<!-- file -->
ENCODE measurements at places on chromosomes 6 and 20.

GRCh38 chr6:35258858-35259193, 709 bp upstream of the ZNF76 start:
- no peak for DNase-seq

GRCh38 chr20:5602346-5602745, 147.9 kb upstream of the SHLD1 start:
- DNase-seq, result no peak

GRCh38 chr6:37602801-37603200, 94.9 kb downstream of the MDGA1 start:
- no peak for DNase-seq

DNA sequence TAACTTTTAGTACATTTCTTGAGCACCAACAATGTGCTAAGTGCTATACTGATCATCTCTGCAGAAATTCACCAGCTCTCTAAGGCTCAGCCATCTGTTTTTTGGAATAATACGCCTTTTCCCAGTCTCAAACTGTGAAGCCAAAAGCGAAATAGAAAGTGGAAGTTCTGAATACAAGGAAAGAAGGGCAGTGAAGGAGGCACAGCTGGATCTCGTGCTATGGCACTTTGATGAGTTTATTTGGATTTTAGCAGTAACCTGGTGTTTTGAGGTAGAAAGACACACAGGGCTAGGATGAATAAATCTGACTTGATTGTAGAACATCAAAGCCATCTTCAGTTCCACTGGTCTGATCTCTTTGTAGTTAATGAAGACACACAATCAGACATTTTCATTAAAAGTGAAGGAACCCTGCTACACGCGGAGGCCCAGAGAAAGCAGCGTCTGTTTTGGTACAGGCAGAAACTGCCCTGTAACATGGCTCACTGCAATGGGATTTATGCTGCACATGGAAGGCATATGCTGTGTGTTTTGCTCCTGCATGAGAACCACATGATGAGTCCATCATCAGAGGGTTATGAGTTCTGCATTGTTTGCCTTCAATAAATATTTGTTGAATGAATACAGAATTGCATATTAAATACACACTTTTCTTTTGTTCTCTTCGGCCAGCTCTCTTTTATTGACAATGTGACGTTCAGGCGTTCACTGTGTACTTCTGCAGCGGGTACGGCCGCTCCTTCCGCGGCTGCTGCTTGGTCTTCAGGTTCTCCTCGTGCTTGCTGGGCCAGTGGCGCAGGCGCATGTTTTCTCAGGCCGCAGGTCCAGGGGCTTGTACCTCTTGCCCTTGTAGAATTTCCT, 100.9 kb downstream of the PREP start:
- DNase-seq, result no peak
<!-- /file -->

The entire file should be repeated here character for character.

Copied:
ENCODE measurements at places on chromosomes 6 and 20.

GRCh38 chr6:35258858-35259193, 709 bp upstream of the ZNF76 start:
- no peak for DNase-seq

GRCh38 chr20:5602346-5602745, 147.9 kb upstream of the SHLD1 start:
- DNase-seq, result no peak

GRCh38 chr6:37602801-37603200, 94.9 kb downstream of the MDGA1 start:
- no peak for DNase-seq

DNA sequence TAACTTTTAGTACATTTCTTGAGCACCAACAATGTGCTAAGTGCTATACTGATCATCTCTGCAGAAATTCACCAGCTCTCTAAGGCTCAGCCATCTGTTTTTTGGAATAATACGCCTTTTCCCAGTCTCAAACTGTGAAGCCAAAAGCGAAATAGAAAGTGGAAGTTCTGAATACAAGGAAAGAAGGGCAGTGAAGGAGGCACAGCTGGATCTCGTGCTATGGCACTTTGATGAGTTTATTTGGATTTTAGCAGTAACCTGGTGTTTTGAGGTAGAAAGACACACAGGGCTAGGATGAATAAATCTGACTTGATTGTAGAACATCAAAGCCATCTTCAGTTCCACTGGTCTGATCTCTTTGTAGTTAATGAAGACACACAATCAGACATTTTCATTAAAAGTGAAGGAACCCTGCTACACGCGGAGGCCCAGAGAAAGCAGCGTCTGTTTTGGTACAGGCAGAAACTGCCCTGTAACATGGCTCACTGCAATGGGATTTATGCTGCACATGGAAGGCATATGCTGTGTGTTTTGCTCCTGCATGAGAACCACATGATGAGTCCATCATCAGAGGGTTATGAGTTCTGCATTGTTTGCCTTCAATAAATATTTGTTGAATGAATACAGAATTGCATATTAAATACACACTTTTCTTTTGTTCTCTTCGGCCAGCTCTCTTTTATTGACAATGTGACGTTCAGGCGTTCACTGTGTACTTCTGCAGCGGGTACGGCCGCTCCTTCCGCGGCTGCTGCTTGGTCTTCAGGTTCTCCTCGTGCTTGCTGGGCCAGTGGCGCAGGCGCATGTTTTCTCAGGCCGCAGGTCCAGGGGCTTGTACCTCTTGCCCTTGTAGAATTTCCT, 100.9 kb downstream of the PREP start:
- DNase-seq, result no peak